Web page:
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Analysis: Conflict puts lawmakers’ own speech in peril

 

EMILY WAGSTER PETTUS

EMILY WAGSTER PETTUS

A majority of Mississippi House members voted willingly last week to limit their own power of speech in their own chamber by eliminating something called the point of personal privilege.

The decision was an astonishing turn of events led by Republican House Speaker Philip Gunn and his allies, and the change came in response to Democrats requesting that bills be read aloud as a delay tactic. Democrats were protesting what many black lawmakers saw as unfair or dismissive treatment of their concerns by Gunn since the GOP gained a three-fifths supermajority this year.

A point of personal privilege is a type of speech typically used only a few times in the House and Senate each year. It allows legislators to go to the front of the chamber and speak if they think their integrity has been impugned or if they question the way legislative business is being conducted.

Legislators have used points of personal privilege to publicly apologize after being charged with DUI, to apologize to colleagues for providing too little information about bills that became controversial, or even to thank people for prayers and support after injury or illness.

The speeches have been permitted in the Mississippi Legislature since “time immemorial,” Democratic Rep. Ed Blackmon of Canton said Thursday night during a 26-minute point of personal privilege — one that looked like it might be the last in the chamber.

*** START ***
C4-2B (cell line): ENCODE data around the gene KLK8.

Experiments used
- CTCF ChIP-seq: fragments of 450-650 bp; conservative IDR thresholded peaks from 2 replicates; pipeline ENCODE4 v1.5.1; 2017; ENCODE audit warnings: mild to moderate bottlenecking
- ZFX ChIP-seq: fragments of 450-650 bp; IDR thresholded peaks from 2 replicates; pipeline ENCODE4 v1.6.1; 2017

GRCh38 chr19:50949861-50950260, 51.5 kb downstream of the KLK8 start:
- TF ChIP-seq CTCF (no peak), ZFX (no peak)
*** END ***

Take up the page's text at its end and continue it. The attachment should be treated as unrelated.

The House and Senate set their own operating rules at the start of each four-year term, and it’s highly unusual to change rules once they’re set.

It took a machine-generated voice all of Thursday afternoon and part of the evening to read aloud a 293-page bill at the request of Democrats. After that, the Republican-led Rules Committee met and voted to recommend that the House eliminate points of personal privilege. The speeches can also be used to delay debate.

The House voted 71-50, mostly along party lines, to eliminate personal privilege. All Democrats opposed the change, and all but two Republicans supported it. The exceptions were freshmen GOP Reps. Joel Bomgar of Madison and Ashley Henley of Southaven.

The vote came despite a warning from Democratic Rep. John Hines of Greenville to his Republican colleagues that either party could be hurt.

“Today, it’s us,” Hines said. “Tomorrow, it’s you.”

In the Mississippi House, not all Democrats are black, but all black representatives are Democrats.

Blackmon, a Legislative Black Caucus member in office since 1979, said he was struck by a change in the House chamber this year. For the first time, the electronic boards that display how members vote are divided by party, with Democrats on the left and Republicans on the right. Blackmon also noted that the change mostly segregates black and white.

He said that unless all members are allowed to fairly participate in the legislative process, every bill will be tainted.

“It won’t be accepted as being legitimate,” Blackmon said. “It will be seen as politics of Mississippi as usual.”

The House accomplished little Thursday and Friday because of conflict between Republican leaders and the Black Caucus. Before representatives left for the weekend, Gunn said a peace agreement had been reached, and it included a promise to restore points of personal privilege. The House must vote on the change.

“This is normal legislative stuff. This is not an alarm,” Gunn told reporters. “This is the kind of stuff we deal with about once a year, and we always work it out and we always move on.”

Except one detail about this conflict doesn’t happen every year. In at least two decades, neither chamber has tried to revoke personal privileges.

— EMILY WAGSTER PETTUS, Associated Press

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